It pays to be nice to your competitor brands on social media, study finds

Newswise – The brand’s competitors aren’t known for being nice to each other. Think of the legendary “ad wars” between Coke and Pepsi, Avis and Hertz, or McDonalds and Burger King.

But what if brands played well with each other on social media? A group of researchers from the University of Wisconsin-Milwaukee and Duke University wondered after noticing tweets from Xbox and PlayStation congratulating Nintendo on new product launches.

In a study that’s been buzzing among marketers, researchers conducted nearly a dozen experiments that show that when a brand compliments a competitor on social media, it boosts their reputation as well as their sales.

The benefits go to the praising brand, but it doesn’t affect the brand on the receiving end, said Katherine Du, one of the co-authors from the Lubar School of Business at UW-Milwaukee.

In one of the experiments included in the study, participants received one of two fictional tweets: one in which Kit Kat complimented a top competitor, Twix (“@twix, competitor or not, congratulations on your 54 years in business! Even we can admit – Twix are delicious”). In the other tweet, Kit Kat only mentioned her own product (“Start your day with a treat!”).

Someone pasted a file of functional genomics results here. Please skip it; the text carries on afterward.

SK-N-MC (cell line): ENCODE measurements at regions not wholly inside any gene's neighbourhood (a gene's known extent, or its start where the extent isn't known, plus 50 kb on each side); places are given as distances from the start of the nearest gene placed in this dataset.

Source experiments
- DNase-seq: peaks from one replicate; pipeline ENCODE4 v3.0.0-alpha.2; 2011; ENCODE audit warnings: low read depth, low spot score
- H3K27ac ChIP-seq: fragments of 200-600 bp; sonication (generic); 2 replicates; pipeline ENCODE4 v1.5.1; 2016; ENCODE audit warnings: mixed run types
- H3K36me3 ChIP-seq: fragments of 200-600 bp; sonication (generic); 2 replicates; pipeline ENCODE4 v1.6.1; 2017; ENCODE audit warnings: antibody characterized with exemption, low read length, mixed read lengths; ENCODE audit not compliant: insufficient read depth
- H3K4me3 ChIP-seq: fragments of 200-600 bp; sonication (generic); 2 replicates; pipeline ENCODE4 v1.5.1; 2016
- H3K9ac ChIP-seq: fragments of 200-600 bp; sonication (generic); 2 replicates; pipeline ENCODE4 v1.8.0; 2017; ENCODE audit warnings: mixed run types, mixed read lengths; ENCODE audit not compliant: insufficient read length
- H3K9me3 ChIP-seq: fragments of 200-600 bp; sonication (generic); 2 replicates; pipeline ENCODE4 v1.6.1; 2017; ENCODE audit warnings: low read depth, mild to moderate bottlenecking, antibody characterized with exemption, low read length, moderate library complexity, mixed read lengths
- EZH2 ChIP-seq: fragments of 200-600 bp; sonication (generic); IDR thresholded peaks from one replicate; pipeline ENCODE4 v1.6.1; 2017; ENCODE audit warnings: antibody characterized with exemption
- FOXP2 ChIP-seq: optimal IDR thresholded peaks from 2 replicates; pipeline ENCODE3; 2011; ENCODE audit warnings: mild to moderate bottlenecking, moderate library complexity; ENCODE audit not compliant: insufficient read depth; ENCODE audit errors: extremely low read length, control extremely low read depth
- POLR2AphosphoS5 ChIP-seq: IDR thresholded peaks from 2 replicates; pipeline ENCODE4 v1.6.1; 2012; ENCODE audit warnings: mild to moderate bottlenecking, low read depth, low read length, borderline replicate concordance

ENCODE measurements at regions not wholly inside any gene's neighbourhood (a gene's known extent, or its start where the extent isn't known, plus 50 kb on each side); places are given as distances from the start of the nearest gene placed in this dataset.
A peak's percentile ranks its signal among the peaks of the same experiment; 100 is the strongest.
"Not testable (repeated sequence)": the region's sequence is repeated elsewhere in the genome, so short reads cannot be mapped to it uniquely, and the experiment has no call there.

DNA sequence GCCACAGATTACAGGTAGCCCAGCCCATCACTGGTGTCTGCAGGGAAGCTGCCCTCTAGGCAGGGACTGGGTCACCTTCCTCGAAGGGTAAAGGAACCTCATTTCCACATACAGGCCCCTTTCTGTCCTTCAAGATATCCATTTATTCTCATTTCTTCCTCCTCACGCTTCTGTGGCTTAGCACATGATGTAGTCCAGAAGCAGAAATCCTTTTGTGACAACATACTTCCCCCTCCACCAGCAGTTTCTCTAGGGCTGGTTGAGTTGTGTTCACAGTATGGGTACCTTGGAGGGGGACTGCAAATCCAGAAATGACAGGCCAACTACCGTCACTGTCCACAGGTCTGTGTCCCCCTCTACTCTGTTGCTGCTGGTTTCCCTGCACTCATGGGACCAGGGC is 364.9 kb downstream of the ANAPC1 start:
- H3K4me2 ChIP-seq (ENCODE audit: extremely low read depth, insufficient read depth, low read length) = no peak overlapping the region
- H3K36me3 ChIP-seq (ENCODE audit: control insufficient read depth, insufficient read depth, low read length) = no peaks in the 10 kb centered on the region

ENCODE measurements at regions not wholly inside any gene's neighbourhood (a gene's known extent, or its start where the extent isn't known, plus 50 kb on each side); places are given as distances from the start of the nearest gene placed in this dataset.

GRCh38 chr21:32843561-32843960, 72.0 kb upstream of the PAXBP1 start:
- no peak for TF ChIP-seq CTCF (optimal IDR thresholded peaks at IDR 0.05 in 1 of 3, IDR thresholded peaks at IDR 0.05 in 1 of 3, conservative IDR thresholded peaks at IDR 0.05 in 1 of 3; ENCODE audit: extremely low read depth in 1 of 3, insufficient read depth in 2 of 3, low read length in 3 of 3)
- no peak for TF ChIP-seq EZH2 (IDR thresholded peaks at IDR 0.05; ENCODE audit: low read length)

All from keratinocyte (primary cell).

After 11 days, participants reported buying candy since the study ended. Those who saw the free Kit Kat tweet bought this brand 34% more frequently than those who saw the self-promoting Kit Kat tweet. Sales of Twix did not increase, even though Kit Kat called Twix delicious.

The strategy works for the renter because consumers’ opinions of brands are based on two dimensions — warmth and competence, said Du, who conducted the study with Lingrui Zhou and Keisha Cutright at Duke University.

“Warmth is one of the number one things we judge a brand on — and how we judge others too,” she said. “Our contribution was to examine how brands can interact to create this perception. But it’s important that the praising brand initiates the interaction and comes across as authentic.

Why doesn’t it work for the brand being rented?

“We believe this is because consumers recognize that this is an uncommon and potentially risky action for the praise brand, given that there is no obvious benefit to them,” said Zhou, a PhD student at Duke.

Zhou added that brand-to-brand praise works best for organizations that aren’t traditionally viewed as warm or caring. Among consumers, the most skeptical are those who have felt the most effect.

“Skeptical consumers don’t trust brands very much to begin with,” she said. “And so when they see this type of interaction, it disarms them and allows them to change their perception of the brand that’s being praised.”

The study, published earlier this year in the Journal of Marketing, included about 4,000 participants and a collection of tens of thousands of real tweets.

To suggest that marketers can profit by drawing positive attention to competitors is still a radical idea, Du said.

“It’s been an uphill battle for us to get people in marketing to believe that this brand-to-brand praise works,” she said. “That’s why there’s so much data in this study because the burden of evidence was really high.”

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